Community Resilience to Disasters in the South East Administrative District of Botswana: Theories and Perspectives
Maripe, K. and Setlalentoa, B. M. P
Journal Title:Journal of Research in Education and Society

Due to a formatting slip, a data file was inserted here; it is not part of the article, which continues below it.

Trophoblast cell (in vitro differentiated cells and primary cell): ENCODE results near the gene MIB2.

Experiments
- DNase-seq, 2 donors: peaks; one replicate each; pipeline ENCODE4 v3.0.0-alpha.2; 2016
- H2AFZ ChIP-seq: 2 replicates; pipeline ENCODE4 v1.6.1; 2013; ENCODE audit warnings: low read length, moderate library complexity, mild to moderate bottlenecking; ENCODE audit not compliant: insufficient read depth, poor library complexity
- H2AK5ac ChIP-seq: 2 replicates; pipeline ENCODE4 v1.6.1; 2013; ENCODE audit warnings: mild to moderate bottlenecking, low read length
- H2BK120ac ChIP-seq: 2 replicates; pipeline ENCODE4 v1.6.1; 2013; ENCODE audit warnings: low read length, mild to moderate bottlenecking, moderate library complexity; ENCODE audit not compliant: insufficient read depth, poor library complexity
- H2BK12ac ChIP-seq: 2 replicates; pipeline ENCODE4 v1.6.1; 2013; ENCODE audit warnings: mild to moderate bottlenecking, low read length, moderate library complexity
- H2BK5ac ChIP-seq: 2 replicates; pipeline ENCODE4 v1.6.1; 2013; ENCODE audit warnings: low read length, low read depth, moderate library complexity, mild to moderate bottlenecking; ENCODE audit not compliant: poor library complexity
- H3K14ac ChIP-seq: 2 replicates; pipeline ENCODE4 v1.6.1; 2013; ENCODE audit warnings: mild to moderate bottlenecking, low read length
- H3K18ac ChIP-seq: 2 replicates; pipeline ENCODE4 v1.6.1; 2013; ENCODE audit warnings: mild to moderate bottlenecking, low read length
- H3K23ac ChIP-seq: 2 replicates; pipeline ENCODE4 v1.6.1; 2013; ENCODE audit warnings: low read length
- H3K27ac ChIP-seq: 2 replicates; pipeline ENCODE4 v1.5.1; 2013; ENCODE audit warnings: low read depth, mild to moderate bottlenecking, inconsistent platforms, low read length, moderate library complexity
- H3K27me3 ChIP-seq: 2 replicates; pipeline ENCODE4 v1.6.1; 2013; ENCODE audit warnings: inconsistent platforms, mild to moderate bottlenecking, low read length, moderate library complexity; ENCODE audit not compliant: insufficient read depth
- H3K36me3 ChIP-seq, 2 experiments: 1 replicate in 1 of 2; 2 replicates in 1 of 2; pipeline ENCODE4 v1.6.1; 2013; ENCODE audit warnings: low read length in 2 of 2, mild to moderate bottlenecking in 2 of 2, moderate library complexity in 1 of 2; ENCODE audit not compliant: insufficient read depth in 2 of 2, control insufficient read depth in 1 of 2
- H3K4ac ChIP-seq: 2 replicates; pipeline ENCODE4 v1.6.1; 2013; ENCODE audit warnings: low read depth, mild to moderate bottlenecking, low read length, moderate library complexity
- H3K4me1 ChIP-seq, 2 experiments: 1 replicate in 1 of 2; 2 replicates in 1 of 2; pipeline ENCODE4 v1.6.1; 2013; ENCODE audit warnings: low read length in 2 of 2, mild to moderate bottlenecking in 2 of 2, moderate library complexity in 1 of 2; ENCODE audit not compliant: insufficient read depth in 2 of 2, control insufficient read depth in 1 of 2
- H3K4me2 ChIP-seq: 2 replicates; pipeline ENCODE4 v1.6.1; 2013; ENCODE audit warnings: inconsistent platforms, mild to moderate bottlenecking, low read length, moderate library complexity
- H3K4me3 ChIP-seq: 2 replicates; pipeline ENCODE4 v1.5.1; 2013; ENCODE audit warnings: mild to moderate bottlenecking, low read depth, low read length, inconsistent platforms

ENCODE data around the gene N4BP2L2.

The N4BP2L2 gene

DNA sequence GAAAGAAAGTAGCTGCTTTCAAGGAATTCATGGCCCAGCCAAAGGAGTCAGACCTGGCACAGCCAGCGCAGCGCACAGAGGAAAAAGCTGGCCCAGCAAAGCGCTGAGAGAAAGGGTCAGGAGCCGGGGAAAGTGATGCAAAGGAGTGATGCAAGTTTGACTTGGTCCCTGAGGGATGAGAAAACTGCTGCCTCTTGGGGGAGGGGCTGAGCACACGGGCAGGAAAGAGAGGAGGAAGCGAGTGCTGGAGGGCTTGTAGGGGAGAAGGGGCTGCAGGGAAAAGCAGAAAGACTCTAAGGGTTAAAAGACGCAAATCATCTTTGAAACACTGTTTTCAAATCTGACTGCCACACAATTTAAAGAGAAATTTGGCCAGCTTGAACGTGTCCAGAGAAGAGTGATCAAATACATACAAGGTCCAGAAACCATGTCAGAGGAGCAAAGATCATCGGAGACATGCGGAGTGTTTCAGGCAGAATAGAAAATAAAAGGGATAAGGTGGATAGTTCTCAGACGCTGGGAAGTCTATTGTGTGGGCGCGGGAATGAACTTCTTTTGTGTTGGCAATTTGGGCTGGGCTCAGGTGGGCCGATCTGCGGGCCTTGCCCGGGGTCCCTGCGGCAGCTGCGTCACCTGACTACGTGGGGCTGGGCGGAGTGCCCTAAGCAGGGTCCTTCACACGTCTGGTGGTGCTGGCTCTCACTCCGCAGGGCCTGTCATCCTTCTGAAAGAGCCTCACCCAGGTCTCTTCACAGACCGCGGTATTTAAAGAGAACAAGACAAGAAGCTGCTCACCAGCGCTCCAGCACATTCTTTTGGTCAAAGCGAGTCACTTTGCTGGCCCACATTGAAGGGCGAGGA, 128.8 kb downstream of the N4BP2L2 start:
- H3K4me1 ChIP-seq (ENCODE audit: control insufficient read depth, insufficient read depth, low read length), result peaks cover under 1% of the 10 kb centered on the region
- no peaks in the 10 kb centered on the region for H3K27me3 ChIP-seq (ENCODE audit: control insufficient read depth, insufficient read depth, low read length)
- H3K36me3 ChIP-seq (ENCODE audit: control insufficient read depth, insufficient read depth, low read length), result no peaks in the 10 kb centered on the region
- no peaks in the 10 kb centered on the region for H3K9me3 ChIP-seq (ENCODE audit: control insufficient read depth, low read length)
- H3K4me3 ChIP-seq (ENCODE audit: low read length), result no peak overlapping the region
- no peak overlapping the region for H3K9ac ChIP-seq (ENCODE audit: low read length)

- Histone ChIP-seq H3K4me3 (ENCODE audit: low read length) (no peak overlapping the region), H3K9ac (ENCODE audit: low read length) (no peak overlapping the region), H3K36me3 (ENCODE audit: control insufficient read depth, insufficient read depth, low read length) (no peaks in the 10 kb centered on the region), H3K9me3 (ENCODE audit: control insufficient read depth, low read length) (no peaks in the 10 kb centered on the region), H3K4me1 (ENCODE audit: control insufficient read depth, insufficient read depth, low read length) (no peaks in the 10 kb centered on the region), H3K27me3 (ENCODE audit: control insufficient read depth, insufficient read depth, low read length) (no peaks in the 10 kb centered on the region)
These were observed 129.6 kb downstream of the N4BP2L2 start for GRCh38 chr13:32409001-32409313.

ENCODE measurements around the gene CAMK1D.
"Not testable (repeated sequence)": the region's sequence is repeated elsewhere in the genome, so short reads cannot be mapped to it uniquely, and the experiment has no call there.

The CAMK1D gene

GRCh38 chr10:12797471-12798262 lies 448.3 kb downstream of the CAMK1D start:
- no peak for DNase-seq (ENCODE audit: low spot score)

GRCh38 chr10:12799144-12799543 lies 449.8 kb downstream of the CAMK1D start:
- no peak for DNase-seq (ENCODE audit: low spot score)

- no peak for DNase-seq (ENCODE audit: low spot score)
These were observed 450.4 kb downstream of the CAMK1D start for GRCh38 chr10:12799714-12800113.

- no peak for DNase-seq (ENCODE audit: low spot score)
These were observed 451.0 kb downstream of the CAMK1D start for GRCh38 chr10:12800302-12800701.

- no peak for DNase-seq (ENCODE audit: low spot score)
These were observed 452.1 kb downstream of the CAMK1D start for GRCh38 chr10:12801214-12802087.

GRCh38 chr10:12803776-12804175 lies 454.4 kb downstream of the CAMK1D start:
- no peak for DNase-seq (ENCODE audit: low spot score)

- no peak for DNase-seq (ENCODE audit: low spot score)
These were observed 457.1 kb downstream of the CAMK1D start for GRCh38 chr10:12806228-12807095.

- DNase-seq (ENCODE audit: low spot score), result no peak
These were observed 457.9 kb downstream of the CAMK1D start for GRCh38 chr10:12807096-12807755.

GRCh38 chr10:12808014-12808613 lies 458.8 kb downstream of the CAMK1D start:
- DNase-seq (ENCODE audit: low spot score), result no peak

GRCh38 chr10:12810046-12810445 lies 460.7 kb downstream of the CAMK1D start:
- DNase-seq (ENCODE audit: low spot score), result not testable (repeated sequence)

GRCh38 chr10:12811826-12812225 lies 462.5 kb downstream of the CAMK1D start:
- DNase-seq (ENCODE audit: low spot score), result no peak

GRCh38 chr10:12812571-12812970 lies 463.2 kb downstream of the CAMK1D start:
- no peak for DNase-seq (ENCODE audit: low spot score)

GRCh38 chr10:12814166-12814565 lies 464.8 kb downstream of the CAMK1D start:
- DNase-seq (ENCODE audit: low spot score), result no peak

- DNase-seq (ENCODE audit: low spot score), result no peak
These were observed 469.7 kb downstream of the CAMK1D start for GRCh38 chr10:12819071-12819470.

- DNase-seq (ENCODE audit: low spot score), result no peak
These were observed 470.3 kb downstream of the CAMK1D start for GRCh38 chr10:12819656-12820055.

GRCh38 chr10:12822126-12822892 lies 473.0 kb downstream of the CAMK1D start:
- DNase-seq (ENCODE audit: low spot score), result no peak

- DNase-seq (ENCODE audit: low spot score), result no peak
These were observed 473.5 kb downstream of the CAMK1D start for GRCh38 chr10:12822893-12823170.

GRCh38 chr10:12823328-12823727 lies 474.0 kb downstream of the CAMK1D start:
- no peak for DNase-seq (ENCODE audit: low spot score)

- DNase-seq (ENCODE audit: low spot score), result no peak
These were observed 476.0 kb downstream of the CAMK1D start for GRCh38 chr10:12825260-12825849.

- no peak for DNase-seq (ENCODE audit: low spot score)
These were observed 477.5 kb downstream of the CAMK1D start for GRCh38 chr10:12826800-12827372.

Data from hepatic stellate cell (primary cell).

This study seeks to motivate individuals/or communities to reduce disaster related risks by adopting an approach based on the crisis, stress, social constructivism and resilience theories and the ecological model that provides analytical lens for hazards and risks and related behaviours. The study covers three communities: Ramotswa, Otse, and Mogobane in the South East Administrative district of Botswana. It adopts a concurrent mixed research paradigm to theoretically assess the perception of hazard, risks, and disaster in the three communities studied. The sample consists of a total of 3567 respondents for the quantitative and 120 participants for the qualitative phase respectively. The 3567 constituted 94 % of the target 10 percent of the total population from each of the communities represented in the study. In terms of gender representation, males constituted 40% while females were 60% and were the majority in all age groups. The quantitative phase was meant to establish the extent of the problem and its scope, and to describes prevalent resilience characteristics. The crisis, stress, social constructivism and resilience theories and the ecological perspective provide the analytical lens for the interpretation of data. A key result from the study shows that communities are vulnerable and are constantly under disaster threat. Although there are district disaster management committee, they are only active during emergency response and fail to address the pre and post disaster activities. As such, communities, families, and individuals lack fundamental knowledge, skills, and techniques that would enhance their resilience to disasters. After reflecting on issues that make individuals/or communities vulnerable, the participants, key informants, focus groups, and respondents propose radical disaster resilient measures and a shift from reactive to proactive measures to disasters.